(9 Sep 2010 – Radio Free Europe) Ferdosieh Nikoumanesh remembers a time when she and her family couldlive in peace as practicing Baha’is in the Iranian city of Ivel, where more than 50 Baha’i homes were demolished in June. Her childhood home, her grandparents’ home, and her grandfather’s store were among the many properties burned to the ground. Nikoumanesh and her husband now live in a suburb of Washington, D.C.
Nikoumanesh spent many of her childhood summers in Ivel, northeast of Tehran in Mazandaran Province, visiting her grandparents, who lived in the village until 1983.
She left Ivel when she was a little girl but still holds many memories of living alongside practicing
Muslims. Baha’is have resided in Ivel for more than 160 years and once made up more than half of the population — building schools, a hospital, and stores.
While her family’s homes and shop were destroyed this summer, her memories remain alive.
“The best part of the summer was with my grandparents. The feelings I have toward the land [in Ivel] are because of how my grandparents took us there and showed us how to experience its generosity,” she said.
She recalled raising livestock, picking flowers in the rich landscape, and having candlelit dinners over storytelling.
The current Iranian government made no apparent efforts to prevent the destruction of the Baha’i homes last June, nor has an investigation been launched into who orchestrated the demolition, despite efforts by the Baha’i community to seek justice.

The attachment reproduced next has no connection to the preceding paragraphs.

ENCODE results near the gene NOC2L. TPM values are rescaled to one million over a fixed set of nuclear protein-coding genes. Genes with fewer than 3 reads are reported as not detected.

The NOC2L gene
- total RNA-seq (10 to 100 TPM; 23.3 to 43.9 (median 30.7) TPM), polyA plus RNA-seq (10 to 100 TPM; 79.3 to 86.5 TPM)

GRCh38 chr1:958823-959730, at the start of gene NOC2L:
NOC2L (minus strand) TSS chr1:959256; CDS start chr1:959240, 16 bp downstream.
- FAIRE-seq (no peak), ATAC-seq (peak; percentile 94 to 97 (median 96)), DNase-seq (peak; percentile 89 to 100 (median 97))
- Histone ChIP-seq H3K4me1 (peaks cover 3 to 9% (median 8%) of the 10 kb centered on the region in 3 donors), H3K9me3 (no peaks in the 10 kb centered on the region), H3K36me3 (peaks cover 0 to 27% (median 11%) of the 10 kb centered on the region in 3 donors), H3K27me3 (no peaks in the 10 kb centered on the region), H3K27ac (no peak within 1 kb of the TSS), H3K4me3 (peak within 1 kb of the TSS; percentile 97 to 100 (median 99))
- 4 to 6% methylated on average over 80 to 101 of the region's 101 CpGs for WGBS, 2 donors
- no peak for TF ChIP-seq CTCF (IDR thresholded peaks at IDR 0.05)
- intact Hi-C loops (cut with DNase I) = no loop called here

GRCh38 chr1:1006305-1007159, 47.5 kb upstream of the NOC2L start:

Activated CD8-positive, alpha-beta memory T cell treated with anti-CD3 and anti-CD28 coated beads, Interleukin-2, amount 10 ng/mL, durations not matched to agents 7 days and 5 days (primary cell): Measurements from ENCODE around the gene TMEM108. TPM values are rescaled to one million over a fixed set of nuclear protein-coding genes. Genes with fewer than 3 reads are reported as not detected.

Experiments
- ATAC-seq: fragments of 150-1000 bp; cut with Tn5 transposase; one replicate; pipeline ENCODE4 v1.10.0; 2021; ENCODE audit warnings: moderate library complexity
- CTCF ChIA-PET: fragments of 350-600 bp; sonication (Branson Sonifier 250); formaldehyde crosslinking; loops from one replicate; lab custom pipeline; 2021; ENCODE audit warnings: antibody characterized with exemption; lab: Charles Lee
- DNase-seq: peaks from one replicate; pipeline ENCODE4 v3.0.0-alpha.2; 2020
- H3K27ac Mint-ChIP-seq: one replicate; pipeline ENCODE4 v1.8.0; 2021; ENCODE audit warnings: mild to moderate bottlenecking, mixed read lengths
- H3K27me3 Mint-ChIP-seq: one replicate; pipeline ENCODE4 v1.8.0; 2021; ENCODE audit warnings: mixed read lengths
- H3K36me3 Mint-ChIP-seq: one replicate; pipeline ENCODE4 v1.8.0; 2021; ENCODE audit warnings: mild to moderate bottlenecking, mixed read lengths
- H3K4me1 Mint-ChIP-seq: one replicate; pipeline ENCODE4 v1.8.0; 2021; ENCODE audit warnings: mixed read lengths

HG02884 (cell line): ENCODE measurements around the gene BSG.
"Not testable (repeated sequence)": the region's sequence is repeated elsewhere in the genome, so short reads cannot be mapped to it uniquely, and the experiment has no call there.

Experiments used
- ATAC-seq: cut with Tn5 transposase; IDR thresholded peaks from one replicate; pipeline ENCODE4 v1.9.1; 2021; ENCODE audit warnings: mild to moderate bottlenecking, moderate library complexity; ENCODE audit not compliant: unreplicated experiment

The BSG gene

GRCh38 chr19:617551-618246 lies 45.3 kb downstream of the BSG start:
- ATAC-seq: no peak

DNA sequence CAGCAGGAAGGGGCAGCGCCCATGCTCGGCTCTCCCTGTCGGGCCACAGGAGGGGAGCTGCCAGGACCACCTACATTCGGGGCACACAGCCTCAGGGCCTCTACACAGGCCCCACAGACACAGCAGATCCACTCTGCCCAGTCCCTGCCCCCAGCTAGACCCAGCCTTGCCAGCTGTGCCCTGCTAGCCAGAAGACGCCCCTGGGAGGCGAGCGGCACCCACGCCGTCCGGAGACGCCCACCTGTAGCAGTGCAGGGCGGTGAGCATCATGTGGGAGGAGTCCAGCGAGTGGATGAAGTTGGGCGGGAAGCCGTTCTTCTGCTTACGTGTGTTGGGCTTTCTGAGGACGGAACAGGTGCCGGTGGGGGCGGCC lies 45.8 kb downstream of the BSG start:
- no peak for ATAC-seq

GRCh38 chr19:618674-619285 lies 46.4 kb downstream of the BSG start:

On August 12, U.S. Secretary of State Hillary Rodham Clinton issued her strongest statement yet in support of the Baha’i community and in opposition to Iran’s repression of religious minorities. “The United States is deeply concerned with the Iranian government’s continued persecution of Baha’is and other religious minority communities in Iran,” Clinton said in a statement. “The United States is committed to defending religious freedom around the world, and we have not forgotten the Baha’i community in Iran.”
While the United States may have stepped up its criticism, the people of Ivel have yet to find justice for the loss of their homes.
“Two Baha’i men from Ivel — Faramarz Rohani and Mahmood Piri — sent letters and complained to the courts in Saari, Kia Sar, and Telma Dare. None of them gave the right response,” said Nikoumanesh. “They even said since this order was from the higher courts, nothing could be done.”
While the international community has spread awareness of the issue and many Muslims in the country oppose the destruction of Baha’i property, the government has done little to respond.
“Recently, there have been many attacks on Baha’i homes, cemeteries dug up, and sites of worship destroyed,” said Shastri Purushotma, the human rights representative for the U.S. Baha’i community. “But how can 50 houses be demolished without some prior arrangement to do that level of demolition? We don’t have documents showing the government was behind it, but all of these things need planning, heavy equipment, and government support.”
Nikoumanesh hopes to one day return to Ivel but knows the dangers she would face if she visited anytime soon. She and many members of the Iranian Baha’i diaspora continue to push for accountability in acts of vandalism toward Baha’is.
“My grandparents have passed, but we children still have faith in being able to return to Ivel and re-experience good moments of our childhood we had there,” she says.
She then recited a poem written by Ali Ahmadi on the destruction of homes in Ivel:
“Oh, home, you
are still alive
even if it’s not
within your walls
within our hearts you are.”
— Ladan Nekoomaram & Sarvazad Katouzian